By 7-ish the floor is marked with exhibitor names and spaces, and the 600 cases slowly roll in. Alex Hughes powers up, we had 12 three-phase distros.

Show Technology’s Stephanie Segafredo and Abraham Mahamid, with Vince Haddad lurking in the background

At 8.30 a.m. (and usually earlier because they can) the 140 exhibitor crew turn up to set up. It has so many moving parts – but it usually moves at the same trajectory.

Most first-time venue events staff have never seen anything like it, because we are a unique event where everything travels except chairs and catering.

We even tour with 50 Bunnings fold-up plastic trestle tables, and our own cloths, because venues have different sizes – and they like to rent them to us. Those Bunnings plastic tables are also brilliant truck pack fillers when you have a small gap – shove in some tables!

… Bunnings plastic tables are also brilliant truck pack fillers when you have a small gap – shove in some tables!


Our touring rego system is running by 9 a.m. or earlier. Empty cases are parked in the boneyard, we tidy up the floor, the cafe churns out free beverages and the show always opens at 11 a.m.

But Monday March 16 came with storm clouds.

The government had announced an events limit of 500 people, and we could not guarantee that all day. We peak and trough, Sydney easily had 800 in the room at one point.

We’d had a weekend of ‘are you continuing?’ and we knew this was a storm day. We hit the gym early and the cascade became an avalanche of calls, emails, FB messages and texts.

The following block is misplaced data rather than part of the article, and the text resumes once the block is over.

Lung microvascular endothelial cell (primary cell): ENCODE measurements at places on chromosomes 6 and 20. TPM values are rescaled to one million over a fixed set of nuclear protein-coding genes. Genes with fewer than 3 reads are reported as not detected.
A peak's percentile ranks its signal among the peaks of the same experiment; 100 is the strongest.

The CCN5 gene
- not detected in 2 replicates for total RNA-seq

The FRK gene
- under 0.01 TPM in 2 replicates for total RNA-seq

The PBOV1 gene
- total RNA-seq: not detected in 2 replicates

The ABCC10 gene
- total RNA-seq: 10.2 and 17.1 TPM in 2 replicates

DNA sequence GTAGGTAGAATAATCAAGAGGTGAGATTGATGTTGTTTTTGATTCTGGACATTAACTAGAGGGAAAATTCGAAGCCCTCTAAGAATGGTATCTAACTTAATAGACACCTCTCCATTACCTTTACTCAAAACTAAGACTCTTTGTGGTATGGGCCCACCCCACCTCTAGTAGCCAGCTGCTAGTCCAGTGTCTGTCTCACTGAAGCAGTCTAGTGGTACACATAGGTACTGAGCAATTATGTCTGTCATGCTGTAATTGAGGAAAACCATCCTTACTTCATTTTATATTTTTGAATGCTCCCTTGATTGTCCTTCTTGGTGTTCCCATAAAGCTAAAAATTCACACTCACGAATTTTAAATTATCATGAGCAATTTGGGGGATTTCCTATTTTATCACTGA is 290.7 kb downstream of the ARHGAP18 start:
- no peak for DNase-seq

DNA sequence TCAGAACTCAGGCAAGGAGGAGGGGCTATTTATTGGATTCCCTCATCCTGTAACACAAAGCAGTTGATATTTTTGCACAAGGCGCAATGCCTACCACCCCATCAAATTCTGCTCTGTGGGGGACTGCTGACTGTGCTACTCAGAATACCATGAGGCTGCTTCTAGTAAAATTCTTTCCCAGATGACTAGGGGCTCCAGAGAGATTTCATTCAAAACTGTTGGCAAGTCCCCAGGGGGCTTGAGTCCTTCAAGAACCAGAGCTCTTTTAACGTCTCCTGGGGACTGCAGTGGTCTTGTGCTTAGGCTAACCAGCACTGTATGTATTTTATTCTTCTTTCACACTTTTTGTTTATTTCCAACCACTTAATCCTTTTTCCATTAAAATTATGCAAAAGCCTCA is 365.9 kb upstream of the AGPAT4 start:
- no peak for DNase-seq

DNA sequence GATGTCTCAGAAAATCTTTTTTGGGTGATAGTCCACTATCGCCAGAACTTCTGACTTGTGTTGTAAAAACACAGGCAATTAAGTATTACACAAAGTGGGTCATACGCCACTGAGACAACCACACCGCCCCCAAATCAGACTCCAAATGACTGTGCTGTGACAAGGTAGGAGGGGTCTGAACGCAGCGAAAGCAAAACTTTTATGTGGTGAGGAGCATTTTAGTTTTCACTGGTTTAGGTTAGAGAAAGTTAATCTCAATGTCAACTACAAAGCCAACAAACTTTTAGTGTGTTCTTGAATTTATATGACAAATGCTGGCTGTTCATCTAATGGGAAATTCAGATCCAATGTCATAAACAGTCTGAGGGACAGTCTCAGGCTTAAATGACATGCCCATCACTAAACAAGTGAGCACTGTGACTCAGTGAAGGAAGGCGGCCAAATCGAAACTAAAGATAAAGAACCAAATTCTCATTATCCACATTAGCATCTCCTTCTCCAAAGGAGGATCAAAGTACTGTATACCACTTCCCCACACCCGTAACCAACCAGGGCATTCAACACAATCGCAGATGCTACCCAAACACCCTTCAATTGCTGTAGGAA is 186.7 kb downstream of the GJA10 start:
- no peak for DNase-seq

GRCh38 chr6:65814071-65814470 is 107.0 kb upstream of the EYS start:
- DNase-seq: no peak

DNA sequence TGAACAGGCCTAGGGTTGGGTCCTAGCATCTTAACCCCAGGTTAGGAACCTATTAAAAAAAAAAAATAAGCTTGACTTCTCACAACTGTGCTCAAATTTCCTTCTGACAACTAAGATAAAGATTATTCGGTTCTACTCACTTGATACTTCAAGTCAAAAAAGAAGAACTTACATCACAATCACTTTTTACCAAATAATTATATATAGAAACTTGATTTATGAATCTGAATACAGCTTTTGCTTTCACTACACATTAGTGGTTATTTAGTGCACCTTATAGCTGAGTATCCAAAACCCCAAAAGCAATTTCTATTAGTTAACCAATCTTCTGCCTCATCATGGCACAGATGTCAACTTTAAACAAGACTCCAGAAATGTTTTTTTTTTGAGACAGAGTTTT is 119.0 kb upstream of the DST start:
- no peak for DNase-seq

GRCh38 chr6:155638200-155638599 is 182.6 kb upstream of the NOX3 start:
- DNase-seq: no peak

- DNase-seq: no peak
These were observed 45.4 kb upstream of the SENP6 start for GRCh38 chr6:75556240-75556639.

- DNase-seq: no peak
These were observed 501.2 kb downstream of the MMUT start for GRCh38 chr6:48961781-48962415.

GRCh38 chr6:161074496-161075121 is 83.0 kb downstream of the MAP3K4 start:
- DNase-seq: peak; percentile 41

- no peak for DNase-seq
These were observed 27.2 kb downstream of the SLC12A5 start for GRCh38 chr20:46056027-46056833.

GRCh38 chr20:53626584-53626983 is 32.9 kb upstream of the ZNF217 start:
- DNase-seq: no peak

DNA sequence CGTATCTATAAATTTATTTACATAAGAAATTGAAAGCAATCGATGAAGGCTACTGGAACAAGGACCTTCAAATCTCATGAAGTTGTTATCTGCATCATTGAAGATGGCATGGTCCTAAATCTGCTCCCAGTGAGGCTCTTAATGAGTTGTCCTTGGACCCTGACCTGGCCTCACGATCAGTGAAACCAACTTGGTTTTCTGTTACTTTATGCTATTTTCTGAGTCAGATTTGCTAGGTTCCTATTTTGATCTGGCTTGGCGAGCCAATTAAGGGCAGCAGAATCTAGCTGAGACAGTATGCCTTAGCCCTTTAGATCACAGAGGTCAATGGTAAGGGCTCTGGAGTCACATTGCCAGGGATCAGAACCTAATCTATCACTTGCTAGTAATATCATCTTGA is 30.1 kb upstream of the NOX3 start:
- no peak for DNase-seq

The trucks were in Melbourne, 22 local loader crew booked from Show Support. Our team of eight were there or booked to fly down that afternoon.

But exhibitors were pulling out.

Many of the global brands had cancelled all travel, some simply had the travel department cancel flights, so the local staff were stranded. Others had company meetings and made policy.

As we ticked towards midday, the remaining two venues were locked in meetings. They called us and were somewhat ambiguous, we assumed they were either unable to commit or acting under lawyer instruction.

We called it off around 1.30 p.m.

ENTECH Sydney

If you can imagine an avalanche hurtling down towards you, it was almost like it stopped and started to inch backwards. A few people had been trolling us about the irresponsibility of everything, we were really aware of the power of social media.

A bunch of exhibitor crew were in the air. The chaos was palpable. We told the trucks to come home to Sydney. So it came to pass.

On that Thursday, when our iCal was telling us we were doing the show in Brisbane, we were instead unloading the trucks at the ATS depot in Sydney.

A bunch of exhibitor crew were in the air. The chaos was palpable. We told the trucks to come home to Sydney. So it came to pass


With our exhibitors and our industry devastated by the complete collapse of everything, the way forward is to take small steps which for us means that ENTECH 2021 will – for the first and only time – only show on the East Coast.

Our friends in SA and WA can take consolation that they got the show in 2020 while Melbourne and Brisbane didn’t.

None of this is how you want it to be, but friends, these are crazy times indeed.



ENTECH show pics from Adelaide, Sydney and Perth




CX Magazine – April 2020   

LIGHTING  |  AUDIO  |  VIDEO  |  STAGING  |  INTEGRATION